Hershie the Hermit Crab was created by a group of four teenagers from Raffles Institution for a book to educate young children about Singapore's intertidal wildlife.
And the story of Hershie's quest for a new shell in the book A Crab, A Shell And A Little Help came to life all over Singapore the week before last as part of the Biodiversity Week for Schools, an event organised by the National Parks Board (NParks).
A workshop for pre-schoolers, Playtime with Hershie the Hermit Crab, was conducted across 224 pre-schools from May 22 to 28.
The book project began in 2015 and ended last year as part of the Raffles Ecological Literacy Programme by Ms Han Rae Ann, Mr Bertrand Yan and Ms Natasha Hoong, all now 19, and illustrated by Ms Renee Chua, also 19, then a H2 Art student.
Students who take part in the programme at Raffles Institution embark on field trips to different places rich in biodiversity, such as Sisters' Islands and Tioman Island. The team was inspired to make their book marine-themed through these field trips.
After their graduation last year, Ms Han and Ms Chua went on to take part in the making of a video and the development of an interactive activity book with stickers and colouring activities with NParks for the workshop.
We thought that the impact of our storybook would be limited to its distribution to primary schools. But now, seeing the children enjoy our story and the interactive activity book we designed is especially rewarding.
MS RENEE CHUA, the illustrator of A Crab, A Shell And A Little Help.
Along the way, themes such as the impact of pollution on marine wildlife were introduced as Hershie encounters different animals.
In one such encounter, Hershie meets Timmy the sea turtle, who is eating a plastic bag that it thinks is a jellyfish.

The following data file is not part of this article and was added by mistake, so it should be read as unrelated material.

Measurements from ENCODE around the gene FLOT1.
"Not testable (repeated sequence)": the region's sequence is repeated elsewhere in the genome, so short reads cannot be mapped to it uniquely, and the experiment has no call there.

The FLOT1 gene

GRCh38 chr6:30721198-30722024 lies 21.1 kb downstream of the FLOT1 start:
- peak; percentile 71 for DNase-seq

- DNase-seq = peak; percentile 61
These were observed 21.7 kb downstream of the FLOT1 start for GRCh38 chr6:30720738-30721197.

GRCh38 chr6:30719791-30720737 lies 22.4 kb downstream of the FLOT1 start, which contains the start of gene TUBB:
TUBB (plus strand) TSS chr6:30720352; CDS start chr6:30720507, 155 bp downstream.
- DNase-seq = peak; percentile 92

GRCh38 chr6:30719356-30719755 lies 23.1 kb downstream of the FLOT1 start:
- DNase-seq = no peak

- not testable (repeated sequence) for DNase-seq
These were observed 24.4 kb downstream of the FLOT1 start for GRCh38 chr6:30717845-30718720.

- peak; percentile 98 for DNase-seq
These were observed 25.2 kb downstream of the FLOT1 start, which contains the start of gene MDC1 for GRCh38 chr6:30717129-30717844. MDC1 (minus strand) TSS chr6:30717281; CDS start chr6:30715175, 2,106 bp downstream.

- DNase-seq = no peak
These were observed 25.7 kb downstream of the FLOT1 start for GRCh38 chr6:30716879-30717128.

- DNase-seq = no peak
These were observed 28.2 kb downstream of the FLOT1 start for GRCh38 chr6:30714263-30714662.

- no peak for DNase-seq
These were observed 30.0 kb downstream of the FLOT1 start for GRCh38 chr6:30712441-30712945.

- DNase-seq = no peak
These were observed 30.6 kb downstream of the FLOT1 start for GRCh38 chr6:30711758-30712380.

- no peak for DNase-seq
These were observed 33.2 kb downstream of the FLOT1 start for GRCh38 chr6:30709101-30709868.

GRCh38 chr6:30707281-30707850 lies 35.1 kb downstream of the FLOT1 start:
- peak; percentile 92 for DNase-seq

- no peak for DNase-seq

It is the first time NParks is partnering a school to develop an activity book for a workshop specially for pre-schoolers during Biodiversity Week for Schools.
On the book A Crab, A Shell And A Little Help, Ms Han said: "It was a challenging process, especially since we had to juggle both our studies and this project last year, which was also our A-levels year. We didn't realise the actual impact of our work until we actually saw it ourselves."
Their project proved to be even more fulfilling when NParks incorporated their story into Biodiversity Week for Schools this year.
After attending one of the workshops which was conducted at My First Skool at Block 329, Ang Mo Kio Avenue 3, on May 23, Ms Chua said: "We thought that the impact of our storybook would be limited to its distribution to primary schools. But now, seeing the children enjoy our story and the interactive activity book we designed is especially rewarding."
Ms Cheryl Tan, 36, principal of the pre-school, pointed out that teaching children about the importance of conservation is crucial so that "they know how to play their part even as children".
The pre-school has been seeking to inculcate the importance of conservation among its pupils through teaching them about the 3Rs - reduce, reuse, recycle - and weekly gardening sessions at its own garden.
English lead teacher Shanthinayagi, 48 , said she is heartened to see her pupils' growing grasp of the concept of environmental conservation.
"Seeing them ask more questions and hearing from parents how they have taken such knowledge home is a huge satisfaction as it proves that they truly understand the importance of conservation," said the teacher.
The teachers and pupils at My First Skool also took part in Green Wave, another activity under the Biodiversity Week for Schools, where they planted a belinjau tree in their garden.
The young ones were eager to help. When asked how they felt, one of them - Olivia Ho, six - said with a chuckle: "I am very happy because I never got to plant trees before!"